Asilidae

Taxonomy

Order: Diptera
Family: Asilidae Latreille, 1802
Common names: assassin flies, robber flies

Background

These predatory flies are found worldwide. Assassin flies feed exclusively on other insects and other arthropods, both in their larval and adult stages. Because of their predatory habit of feeding on other insects and their voracious appetites, they contribute to the maintenance of the natural balance among insect populations. A few species are known to prey on honey bees and can seriously deplete the populations of apiaries. The adults are generally large, active flies and readily attract attention (Hull 1962).

How to separate from Asian giant hornet

  • Flies have one set of wings instead of two (the hind wings are reduced to small halteres)
  • Many common asilids have an enlarged thorax, and none of them have a "wasp waist"
  • Flies have sucking mouthparts while wasps and hornets have chewing mouthparts

Distribution

Although assassin flies are found worldwide, most species occur north of the Equator. They have also established on major islands and even many smaller island groups. Most species occur in arid and semiarid regions, particularly in dry stream beds, which attract the greatest number. In more temperate regions, a few species occur in wet swamp areas, in deep forests, and concentrated on the edges of woodlands, where shrubs occur and give away to grassland (Hull 1962, Bromley 1946).

Distribution map of Asilidae by GBIF: https://www.gbif.org/species/7275

Diagnostic characteristics

Flies can be separated from Hymenoptera (wasps, bees, and ants) because:

  • They have one pair of wings instead of two.
  • Their hindwings are reduced to little appendages with a bulb at the distal end, called halteres.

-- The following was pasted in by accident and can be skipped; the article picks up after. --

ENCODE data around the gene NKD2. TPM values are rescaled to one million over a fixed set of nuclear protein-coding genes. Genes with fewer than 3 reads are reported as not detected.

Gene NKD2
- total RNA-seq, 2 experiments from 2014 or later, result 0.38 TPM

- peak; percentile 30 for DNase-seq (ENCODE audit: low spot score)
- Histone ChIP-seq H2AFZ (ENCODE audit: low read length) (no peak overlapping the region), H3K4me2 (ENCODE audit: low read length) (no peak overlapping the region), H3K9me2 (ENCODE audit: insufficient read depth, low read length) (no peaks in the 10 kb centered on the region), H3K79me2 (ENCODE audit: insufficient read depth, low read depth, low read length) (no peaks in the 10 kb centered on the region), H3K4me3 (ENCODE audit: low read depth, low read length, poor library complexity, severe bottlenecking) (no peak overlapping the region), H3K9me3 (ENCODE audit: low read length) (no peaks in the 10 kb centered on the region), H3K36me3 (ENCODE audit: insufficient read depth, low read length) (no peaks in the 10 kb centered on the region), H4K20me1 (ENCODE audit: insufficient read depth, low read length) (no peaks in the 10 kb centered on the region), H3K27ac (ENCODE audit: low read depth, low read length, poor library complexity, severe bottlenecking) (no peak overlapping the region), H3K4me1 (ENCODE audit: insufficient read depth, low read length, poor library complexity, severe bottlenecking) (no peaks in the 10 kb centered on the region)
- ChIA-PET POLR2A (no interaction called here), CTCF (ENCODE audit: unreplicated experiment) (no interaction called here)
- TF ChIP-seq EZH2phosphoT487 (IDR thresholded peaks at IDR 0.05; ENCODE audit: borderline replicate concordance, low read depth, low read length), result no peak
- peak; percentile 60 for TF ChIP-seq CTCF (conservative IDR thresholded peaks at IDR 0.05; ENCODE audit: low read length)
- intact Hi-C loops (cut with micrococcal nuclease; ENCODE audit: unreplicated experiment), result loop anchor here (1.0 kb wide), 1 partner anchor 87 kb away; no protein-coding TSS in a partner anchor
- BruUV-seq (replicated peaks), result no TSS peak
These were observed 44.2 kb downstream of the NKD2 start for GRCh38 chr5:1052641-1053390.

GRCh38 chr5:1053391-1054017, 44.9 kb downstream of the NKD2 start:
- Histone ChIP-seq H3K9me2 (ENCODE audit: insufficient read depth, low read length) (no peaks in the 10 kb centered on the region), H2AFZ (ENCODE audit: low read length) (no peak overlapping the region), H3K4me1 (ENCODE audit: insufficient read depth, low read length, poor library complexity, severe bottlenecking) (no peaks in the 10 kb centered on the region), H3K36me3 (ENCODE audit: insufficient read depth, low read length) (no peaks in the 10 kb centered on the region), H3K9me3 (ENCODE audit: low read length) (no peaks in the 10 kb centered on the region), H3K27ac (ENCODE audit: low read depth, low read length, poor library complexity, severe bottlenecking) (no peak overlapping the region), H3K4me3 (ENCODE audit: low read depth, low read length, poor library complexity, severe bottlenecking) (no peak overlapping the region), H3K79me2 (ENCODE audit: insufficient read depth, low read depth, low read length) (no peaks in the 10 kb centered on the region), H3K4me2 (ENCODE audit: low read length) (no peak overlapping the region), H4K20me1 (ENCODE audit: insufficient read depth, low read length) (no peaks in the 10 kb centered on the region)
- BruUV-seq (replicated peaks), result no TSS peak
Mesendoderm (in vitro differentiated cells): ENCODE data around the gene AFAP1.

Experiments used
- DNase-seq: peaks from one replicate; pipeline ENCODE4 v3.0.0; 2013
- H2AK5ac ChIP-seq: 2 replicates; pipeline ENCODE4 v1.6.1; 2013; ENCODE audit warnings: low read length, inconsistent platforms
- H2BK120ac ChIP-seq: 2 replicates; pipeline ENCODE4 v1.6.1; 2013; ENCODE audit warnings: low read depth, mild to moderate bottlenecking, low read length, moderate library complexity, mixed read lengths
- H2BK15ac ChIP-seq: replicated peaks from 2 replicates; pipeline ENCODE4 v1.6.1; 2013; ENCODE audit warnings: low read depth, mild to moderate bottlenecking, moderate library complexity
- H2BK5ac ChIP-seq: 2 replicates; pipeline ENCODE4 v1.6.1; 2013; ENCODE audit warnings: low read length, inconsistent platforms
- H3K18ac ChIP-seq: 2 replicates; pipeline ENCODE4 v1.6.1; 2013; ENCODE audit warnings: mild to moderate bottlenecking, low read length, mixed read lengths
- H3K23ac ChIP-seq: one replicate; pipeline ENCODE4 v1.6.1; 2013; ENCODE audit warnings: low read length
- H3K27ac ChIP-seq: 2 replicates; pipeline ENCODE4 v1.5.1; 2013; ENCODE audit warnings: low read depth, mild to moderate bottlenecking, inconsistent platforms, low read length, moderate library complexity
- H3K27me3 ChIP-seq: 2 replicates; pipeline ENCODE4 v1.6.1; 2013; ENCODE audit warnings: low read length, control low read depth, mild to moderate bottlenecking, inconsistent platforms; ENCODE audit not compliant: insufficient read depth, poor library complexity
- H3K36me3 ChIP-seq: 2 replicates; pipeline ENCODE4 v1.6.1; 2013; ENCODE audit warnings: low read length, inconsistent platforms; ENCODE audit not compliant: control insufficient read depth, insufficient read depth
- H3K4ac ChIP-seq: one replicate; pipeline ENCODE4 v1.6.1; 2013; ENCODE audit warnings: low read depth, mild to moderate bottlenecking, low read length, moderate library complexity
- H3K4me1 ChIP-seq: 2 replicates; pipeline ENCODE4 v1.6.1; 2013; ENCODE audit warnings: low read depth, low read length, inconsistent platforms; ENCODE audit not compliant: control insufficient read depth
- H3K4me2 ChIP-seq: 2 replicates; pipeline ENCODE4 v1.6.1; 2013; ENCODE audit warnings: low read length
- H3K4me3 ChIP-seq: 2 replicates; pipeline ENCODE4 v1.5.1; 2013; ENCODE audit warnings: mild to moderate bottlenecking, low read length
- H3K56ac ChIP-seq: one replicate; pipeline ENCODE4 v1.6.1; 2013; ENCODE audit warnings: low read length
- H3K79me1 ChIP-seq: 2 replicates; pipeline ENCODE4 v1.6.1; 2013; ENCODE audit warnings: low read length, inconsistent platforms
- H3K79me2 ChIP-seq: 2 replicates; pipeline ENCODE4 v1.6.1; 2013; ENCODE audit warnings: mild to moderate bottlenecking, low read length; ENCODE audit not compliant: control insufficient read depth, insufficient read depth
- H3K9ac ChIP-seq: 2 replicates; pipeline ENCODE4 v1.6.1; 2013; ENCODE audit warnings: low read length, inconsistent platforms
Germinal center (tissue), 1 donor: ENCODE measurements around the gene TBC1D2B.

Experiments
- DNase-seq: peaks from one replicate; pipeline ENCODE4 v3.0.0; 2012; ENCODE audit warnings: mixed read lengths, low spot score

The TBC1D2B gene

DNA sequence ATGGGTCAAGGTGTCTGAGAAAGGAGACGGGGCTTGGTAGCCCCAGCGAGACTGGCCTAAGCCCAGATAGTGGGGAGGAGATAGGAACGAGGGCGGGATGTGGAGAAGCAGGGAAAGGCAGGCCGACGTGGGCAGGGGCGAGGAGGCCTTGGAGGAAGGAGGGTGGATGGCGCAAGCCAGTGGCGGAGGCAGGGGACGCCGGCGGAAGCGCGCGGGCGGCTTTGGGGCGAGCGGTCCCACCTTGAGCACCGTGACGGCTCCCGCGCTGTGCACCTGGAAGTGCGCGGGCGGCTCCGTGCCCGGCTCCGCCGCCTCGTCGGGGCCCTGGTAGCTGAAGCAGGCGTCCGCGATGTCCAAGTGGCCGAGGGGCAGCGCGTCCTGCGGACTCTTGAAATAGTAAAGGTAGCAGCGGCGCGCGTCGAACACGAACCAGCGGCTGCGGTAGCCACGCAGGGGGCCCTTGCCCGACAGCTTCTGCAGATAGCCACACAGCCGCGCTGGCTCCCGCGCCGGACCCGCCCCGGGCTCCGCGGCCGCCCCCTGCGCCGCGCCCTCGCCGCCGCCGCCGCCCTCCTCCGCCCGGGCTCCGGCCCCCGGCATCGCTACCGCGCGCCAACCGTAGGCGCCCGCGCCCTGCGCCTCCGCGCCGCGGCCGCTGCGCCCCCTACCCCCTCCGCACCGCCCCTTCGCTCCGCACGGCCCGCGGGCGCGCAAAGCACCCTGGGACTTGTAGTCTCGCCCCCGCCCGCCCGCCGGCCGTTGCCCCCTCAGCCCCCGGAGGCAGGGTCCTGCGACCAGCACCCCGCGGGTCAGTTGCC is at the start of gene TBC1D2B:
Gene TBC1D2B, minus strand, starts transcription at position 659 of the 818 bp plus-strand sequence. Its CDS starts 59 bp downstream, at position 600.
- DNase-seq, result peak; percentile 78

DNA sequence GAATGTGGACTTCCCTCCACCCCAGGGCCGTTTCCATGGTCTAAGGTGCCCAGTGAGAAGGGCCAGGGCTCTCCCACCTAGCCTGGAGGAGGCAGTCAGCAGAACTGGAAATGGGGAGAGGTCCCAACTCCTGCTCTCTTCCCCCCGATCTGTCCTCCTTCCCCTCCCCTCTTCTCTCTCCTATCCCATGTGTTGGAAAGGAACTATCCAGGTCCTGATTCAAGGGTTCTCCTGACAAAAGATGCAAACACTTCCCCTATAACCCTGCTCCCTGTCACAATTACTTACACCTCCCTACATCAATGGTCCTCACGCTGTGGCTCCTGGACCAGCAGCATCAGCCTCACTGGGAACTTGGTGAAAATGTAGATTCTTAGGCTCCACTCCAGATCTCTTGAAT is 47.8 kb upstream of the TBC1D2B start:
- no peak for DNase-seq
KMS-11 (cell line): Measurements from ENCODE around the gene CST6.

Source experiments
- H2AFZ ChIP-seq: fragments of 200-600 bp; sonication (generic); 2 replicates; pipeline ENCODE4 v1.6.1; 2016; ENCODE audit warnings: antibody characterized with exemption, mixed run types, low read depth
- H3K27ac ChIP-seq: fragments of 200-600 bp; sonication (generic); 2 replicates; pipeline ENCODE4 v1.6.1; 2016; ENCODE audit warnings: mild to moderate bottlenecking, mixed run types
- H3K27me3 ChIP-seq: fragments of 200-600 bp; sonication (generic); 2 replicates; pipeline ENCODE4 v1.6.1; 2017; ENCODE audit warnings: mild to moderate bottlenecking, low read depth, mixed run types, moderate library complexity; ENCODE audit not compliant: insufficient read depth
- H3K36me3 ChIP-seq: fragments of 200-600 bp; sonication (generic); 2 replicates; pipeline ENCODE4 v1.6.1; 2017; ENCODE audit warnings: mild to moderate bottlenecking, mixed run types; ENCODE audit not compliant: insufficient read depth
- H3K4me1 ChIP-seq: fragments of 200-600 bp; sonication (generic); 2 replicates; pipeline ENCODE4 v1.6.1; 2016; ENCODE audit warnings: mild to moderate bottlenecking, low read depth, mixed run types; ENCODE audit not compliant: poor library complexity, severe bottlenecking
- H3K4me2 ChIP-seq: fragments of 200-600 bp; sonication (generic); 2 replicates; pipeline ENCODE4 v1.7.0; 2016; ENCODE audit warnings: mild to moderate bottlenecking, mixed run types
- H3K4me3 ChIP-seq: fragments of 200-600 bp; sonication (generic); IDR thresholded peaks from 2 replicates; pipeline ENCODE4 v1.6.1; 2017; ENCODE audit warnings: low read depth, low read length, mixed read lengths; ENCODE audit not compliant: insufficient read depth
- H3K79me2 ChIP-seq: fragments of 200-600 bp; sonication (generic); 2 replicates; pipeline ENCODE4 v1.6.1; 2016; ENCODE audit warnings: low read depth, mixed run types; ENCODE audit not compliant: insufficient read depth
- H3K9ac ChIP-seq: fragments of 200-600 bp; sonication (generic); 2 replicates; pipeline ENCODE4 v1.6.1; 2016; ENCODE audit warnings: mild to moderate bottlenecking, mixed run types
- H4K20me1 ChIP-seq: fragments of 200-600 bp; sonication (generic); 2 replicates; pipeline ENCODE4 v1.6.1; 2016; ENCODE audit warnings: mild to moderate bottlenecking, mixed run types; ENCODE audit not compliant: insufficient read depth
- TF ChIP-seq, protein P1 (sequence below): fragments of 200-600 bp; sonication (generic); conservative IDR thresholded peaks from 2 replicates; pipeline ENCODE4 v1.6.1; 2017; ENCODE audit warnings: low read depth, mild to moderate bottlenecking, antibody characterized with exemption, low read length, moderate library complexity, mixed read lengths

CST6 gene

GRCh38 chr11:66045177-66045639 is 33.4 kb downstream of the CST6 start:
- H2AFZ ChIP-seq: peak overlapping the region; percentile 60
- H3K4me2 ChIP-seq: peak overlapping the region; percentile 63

• Flies lack the thin waist seen in most Hymenoptera.

Although assassin flies are very diverse, there are a few ways to distinguish them from other flies:

  • They are generally large flies, ranging from very small (3 mm) to very large (over 80 mm long); most are 9–15 mm long.
  • They can be long and slender or short, robust, and bee-like.
  • Three simple eyes (ocelli) occur in a depression on the top of their head between the two large compound eyes.
  • Most also have a dense mustache of stiff bristles on the face called a mystax.
  • They have short, strong, and piercing mouthparts.
  • They have stout spiny legs.
  • They are often seen “perching” on twigs or leaves while hunting prey.

Diversity

Worldwide there are over 7,500 species of Asilidae in 560 genera, with over 1,000 species in 100 genera in the United States (Wood 1981).

Host/prey associations

Both male and female assassin flies prey on arthropods both as adults and immatures. The great majority of prey are insects, but some species have been reported to feed on spiders. Some species and genera show a preference for one type of prey. For example, species in the genus Mallophorina attack Hymenoptera almost exclusively (Linsley 1960).

Nesting and general behavior

Assassin flies are usually found in open and sunny habitats. They fly primarily during the hottest part of the day. Most species are present as adults during the summer months. However, there are many species that fly for short periods in the spring or fall. Complete development from egg to adult ranges from one to three years. Adults perch in open sunlit areas where they can see passing insects and fly out to catch them. Some assassin flies perch on exposed branches, others on logs or stones, and still other species perch on the ground. Each species shows a preference for type of perch and height above the ground. Assassin fly larvae are predatory and hunt other insect larvae in whatever substrate they hatched in. Mimicry is common in this family, and there are many examples of assassin flies mimicking wasps and bees in their appearance (Hull 1962).

Known invasives

Members of this family have been introduced to Hawaii.

<p><em>Efferia aestuans</em>; photo by B. Schoenmakers, Wikimedia</p>
<p><em>Laphria grossa</em>; photo by gailhampshire from Cradley, U.K., Wikimedia</p>
<p><em>Laphria grossa</em>; photo by cotinis, Flickr</p>
<p><em>Efferia</em> sp.; photo by John Sullivan, iNaturalist</p>
<p><em>Laphria thoracica</em>; photo by Bryan Thompkins, iNaturalist</p>